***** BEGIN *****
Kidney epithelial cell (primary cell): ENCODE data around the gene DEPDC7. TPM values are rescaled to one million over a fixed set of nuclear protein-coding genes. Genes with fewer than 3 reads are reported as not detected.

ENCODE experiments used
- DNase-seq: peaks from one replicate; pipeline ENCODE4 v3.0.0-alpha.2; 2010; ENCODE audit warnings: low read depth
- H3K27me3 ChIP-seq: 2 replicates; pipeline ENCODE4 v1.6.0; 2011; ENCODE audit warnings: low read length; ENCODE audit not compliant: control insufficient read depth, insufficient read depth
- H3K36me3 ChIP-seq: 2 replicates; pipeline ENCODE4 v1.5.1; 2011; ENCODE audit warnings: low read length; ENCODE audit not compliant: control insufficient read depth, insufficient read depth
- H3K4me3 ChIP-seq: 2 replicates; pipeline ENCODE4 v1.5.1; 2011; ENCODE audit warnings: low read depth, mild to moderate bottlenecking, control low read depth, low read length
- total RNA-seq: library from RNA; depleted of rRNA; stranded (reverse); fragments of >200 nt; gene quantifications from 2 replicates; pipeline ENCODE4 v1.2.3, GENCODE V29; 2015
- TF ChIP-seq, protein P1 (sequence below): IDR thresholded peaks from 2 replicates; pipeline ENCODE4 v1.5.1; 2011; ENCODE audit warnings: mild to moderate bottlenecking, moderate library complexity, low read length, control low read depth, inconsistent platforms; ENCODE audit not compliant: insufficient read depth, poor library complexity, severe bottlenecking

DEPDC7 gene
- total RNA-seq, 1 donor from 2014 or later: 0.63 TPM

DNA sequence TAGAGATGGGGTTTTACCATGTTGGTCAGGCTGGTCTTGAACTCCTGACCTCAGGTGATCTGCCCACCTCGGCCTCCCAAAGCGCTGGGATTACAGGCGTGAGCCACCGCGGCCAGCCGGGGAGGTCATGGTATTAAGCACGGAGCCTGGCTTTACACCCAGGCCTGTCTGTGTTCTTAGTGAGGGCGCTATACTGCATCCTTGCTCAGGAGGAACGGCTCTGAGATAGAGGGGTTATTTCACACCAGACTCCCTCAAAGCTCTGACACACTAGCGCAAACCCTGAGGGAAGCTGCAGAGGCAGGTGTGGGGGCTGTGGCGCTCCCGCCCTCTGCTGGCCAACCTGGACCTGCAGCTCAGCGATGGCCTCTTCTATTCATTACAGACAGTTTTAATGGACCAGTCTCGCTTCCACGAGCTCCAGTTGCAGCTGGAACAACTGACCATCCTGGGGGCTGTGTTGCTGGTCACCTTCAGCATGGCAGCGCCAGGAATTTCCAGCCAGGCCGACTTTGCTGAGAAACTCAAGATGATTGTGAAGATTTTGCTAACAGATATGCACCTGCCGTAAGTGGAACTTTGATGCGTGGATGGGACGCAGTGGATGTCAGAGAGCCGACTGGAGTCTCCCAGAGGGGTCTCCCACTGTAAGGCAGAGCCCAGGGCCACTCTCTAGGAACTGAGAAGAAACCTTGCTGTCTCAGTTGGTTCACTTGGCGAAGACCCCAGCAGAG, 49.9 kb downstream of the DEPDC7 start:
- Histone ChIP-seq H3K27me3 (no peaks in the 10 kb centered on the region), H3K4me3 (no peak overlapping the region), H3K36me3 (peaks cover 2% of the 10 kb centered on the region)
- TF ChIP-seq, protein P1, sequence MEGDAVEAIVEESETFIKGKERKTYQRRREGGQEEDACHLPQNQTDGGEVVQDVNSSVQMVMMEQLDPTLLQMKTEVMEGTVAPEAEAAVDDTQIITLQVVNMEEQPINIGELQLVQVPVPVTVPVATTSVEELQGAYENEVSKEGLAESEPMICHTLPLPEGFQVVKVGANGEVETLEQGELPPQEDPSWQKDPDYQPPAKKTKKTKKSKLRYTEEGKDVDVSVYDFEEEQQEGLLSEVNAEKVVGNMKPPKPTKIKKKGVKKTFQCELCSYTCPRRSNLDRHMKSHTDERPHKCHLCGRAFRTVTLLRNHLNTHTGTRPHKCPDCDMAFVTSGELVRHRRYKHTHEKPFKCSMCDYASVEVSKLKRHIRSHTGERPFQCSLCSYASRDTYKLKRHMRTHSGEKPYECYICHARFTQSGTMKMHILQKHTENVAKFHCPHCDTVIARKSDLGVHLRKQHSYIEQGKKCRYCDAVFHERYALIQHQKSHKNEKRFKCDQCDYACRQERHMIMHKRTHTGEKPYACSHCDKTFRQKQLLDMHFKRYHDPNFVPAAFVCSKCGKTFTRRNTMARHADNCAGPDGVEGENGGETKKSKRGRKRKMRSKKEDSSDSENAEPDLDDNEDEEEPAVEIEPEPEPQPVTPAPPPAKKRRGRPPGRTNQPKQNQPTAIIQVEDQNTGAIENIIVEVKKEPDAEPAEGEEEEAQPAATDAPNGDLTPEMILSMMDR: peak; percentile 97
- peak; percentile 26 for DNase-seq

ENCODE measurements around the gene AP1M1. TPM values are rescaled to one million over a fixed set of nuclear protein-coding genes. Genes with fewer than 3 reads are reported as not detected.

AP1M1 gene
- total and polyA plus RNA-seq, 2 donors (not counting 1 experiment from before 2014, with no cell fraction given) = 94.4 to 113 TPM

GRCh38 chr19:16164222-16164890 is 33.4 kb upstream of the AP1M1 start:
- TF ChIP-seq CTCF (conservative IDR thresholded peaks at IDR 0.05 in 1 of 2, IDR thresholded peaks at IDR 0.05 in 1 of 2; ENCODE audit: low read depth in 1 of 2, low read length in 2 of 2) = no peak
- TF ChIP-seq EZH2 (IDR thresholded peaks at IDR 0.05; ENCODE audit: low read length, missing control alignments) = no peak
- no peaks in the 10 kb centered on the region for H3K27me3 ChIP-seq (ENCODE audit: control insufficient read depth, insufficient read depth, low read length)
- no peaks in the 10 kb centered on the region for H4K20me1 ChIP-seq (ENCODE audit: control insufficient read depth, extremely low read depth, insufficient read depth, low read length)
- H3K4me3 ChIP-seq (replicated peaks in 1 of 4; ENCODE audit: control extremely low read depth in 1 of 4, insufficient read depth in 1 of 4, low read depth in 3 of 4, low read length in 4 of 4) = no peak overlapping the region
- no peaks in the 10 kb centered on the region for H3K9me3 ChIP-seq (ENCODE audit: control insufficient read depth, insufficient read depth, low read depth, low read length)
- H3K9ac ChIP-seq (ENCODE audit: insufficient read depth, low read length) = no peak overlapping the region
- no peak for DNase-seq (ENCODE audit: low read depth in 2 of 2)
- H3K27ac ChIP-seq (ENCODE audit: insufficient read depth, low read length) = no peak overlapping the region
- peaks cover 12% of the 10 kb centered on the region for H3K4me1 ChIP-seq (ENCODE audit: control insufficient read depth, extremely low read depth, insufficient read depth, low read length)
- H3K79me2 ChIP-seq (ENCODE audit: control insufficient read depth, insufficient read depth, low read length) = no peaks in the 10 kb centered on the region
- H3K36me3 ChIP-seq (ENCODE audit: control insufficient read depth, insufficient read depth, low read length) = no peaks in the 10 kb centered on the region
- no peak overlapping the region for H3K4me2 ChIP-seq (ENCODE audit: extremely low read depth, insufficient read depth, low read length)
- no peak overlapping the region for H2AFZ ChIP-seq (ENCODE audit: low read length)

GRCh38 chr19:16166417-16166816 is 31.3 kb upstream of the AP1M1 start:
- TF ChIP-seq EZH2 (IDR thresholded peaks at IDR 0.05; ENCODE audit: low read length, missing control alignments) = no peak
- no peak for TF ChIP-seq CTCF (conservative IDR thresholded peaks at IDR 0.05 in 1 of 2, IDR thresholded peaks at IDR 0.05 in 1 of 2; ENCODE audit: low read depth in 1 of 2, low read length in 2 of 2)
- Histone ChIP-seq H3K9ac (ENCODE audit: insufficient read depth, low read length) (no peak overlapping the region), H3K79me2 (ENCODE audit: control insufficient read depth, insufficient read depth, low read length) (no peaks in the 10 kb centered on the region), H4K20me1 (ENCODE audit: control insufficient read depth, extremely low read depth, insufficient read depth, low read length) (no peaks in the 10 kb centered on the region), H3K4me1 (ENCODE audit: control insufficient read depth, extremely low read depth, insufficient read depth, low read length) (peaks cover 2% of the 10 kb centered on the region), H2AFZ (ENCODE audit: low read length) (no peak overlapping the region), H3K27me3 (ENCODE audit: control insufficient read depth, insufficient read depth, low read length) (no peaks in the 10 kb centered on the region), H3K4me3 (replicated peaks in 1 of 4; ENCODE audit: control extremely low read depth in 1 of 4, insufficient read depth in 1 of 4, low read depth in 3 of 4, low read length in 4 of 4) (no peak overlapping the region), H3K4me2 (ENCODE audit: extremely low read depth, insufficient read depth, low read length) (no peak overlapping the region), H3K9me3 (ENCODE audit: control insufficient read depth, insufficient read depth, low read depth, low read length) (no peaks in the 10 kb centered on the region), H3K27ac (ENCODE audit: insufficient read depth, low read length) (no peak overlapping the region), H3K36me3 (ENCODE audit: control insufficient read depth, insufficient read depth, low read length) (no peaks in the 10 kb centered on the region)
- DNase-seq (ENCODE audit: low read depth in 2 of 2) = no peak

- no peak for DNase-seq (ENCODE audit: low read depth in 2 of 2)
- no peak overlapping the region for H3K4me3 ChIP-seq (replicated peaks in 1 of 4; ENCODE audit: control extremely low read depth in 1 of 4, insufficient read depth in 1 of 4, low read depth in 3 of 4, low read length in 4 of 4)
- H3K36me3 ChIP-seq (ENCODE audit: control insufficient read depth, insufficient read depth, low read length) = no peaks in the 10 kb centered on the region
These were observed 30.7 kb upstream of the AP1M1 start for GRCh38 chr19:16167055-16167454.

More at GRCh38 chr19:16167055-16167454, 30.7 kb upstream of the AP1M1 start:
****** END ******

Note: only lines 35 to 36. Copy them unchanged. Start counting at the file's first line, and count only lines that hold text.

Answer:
- no peak for TF ChIP-seq CTCF (conservative IDR thresholded peaks at IDR 0.05 in 1 of 2, IDR thresholded peaks at IDR 0.05 in 1 of 2; ENCODE audit: low read depth in 1 of 2, low read length in 2 of 2)
- Histone ChIP-seq H3K9ac (ENCODE audit: insufficient read depth, low read length) (no peak overlapping the region), H3K79me2 (ENCODE audit: control insufficient read depth, insufficient read depth, low read length) (no peaks in the 10 kb centered on the region), H4K20me1 (ENCODE audit: control insufficient read depth, extremely low read depth, insufficient read depth, low read length) (no peaks in the 10 kb centered on the region), H3K4me1 (ENCODE audit: control insufficient read depth, extremely low read depth, insufficient read depth, low read length) (peaks cover 2% of the 10 kb centered on the region), H2AFZ (ENCODE audit: low read length) (no peak overlapping the region), H3K27me3 (ENCODE audit: control insufficient read depth, insufficient read depth, low read length) (no peaks in the 10 kb centered on the region), H3K4me3 (replicated peaks in 1 of 4; ENCODE audit: control extremely low read depth in 1 of 4, insufficient read depth in 1 of 4, low read depth in 3 of 4, low read length in 4 of 4) (no peak overlapping the region), H3K4me2 (ENCODE audit: extremely low read depth, insufficient read depth, low read length) (no peak overlapping the region), H3K9me3 (ENCODE audit: control insufficient read depth, insufficient read depth, low read depth, low read length) (no peaks in the 10 kb centered on the region), H3K27ac (ENCODE audit: insufficient read depth, low read length) (no peak overlapping the region), H3K36me3 (ENCODE audit: control insufficient read depth, insufficient read depth, low read length) (no peaks in the 10 kb centered on the region)